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Britain: Land of Lost Hope and Faded Glory?

I hate to say it, but I think I'm giving up on Britain. Go ahead, Home Secretary Sajid Javid, add my name to that ever-growing list of Islam critics who are banned from entering your country. I won't be offended. In fact, I'll be offended if you don't ban me.

On his July 25 call-in show, UKIP founder and Brexit godfather Nigel Farage took up the issue of “grooming gangs” – you know, those groups of young Muslim men who have been raping young non-Muslim girls for years, decades even, in cities across the UK. The first one of these gangs to be publicly exposed, beginning in 2011, was in Rotherham, in South Yorkshire. That one gang, it turned out, had systematically and repeatedly raped about 1400 girls. Since then, reports have emerged about other such gangs in other British cities. In all or most of these cities, it has been discovered, police officials, journalists, social workers, politicians, and judges knew for years about the rapes but did nothing and said nothing for fear of being called racists.

This, then, is the topic Farage took up on July 25. And what question did he ask his listeners? Did he ask them whether the death penalty should be restored so that the rapists could get the punishment they deserve? Did he ask them what kind of disciplinary action should be taken against all those public figures who stood by silently while little girls were being sexually abused?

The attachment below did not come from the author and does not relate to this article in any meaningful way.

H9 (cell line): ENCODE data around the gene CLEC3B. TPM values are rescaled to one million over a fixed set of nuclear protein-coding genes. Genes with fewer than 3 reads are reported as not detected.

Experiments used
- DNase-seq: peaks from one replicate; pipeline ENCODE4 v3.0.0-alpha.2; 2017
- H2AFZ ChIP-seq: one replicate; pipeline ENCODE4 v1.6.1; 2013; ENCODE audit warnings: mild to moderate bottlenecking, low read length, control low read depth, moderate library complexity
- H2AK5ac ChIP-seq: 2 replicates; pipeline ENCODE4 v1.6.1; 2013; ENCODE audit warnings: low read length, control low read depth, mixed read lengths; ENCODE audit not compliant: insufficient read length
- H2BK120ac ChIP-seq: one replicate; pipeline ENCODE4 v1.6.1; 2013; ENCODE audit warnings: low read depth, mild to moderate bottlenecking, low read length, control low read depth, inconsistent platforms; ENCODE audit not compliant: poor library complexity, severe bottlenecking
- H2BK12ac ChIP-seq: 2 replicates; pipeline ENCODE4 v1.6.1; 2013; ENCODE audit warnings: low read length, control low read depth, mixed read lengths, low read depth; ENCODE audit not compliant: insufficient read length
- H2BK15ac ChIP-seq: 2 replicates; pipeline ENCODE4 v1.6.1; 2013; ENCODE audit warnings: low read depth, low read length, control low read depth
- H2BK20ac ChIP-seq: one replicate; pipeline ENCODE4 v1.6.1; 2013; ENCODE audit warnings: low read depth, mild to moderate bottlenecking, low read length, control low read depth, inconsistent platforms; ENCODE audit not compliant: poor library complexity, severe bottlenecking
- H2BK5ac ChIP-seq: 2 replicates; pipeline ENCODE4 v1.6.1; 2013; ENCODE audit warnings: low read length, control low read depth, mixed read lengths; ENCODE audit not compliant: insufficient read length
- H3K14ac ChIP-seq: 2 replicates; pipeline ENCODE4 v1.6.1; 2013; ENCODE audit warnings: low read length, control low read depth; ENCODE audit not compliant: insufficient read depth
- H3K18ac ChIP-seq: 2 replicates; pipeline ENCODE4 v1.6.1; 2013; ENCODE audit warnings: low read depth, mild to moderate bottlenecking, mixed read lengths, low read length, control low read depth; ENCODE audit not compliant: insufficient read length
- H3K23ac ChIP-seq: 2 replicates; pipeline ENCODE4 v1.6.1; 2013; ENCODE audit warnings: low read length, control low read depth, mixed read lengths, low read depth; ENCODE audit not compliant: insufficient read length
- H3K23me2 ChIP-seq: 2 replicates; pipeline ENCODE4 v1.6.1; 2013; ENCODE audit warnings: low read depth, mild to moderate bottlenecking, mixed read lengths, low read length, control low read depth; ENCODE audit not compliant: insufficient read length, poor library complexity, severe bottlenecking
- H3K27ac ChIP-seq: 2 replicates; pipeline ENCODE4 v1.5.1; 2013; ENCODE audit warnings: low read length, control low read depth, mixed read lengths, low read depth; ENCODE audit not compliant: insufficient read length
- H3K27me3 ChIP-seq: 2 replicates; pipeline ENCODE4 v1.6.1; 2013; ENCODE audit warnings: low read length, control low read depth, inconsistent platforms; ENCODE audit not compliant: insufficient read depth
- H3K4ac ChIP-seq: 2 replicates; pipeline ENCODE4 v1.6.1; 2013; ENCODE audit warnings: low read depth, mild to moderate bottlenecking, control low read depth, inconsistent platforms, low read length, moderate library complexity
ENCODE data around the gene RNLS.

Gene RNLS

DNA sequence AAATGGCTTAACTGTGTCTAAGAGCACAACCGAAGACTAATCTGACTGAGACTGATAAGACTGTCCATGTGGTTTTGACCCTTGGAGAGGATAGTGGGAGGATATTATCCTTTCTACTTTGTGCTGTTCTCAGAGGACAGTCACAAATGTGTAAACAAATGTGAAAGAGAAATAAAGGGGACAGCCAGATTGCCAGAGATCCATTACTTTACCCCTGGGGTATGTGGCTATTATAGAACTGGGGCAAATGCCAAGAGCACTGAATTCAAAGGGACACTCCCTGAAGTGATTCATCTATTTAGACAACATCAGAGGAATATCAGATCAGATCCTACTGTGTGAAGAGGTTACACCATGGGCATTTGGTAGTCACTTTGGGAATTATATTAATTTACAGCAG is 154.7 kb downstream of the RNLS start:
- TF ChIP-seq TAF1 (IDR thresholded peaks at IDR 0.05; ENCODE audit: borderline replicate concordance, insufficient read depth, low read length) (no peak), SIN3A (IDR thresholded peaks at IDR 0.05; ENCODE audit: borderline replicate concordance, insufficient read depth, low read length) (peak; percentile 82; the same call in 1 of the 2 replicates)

No. He asked them about Sarah Champion.

And who is Sarah Champion? She is the Member of Parliament for the city of Rotherham. Almost a year ago, on August 10, 2017, The Sun ran an opinion piece by her that began with the statement: “Britain has a problem with British Pakistani men raping and exploiting white girls.” She went on:

There. I said it. Does that make me a racist? Or am I just prepared to call out this horrifying problem for what it is?

For too long we have ignored the race of these abusers and, worse, tried to cover it up.

No more. These people are predators and the common denominator is their ethnic heritage.

In the remaining 500 or so words of her piece, Champion told about how, after becoming an MP, she learned in a committee room about this whole grooming thing. Unwiling to stay quiet, she launched a parliamentary inquiry. She saw to it that the police and courts changed their conduct. But some things didn't change. Victim support didn't improve. Action on the part of people at the highest level of the government wasn't forthcoming. As of August 10, 2017, she complained, such action was still nowhere in sight.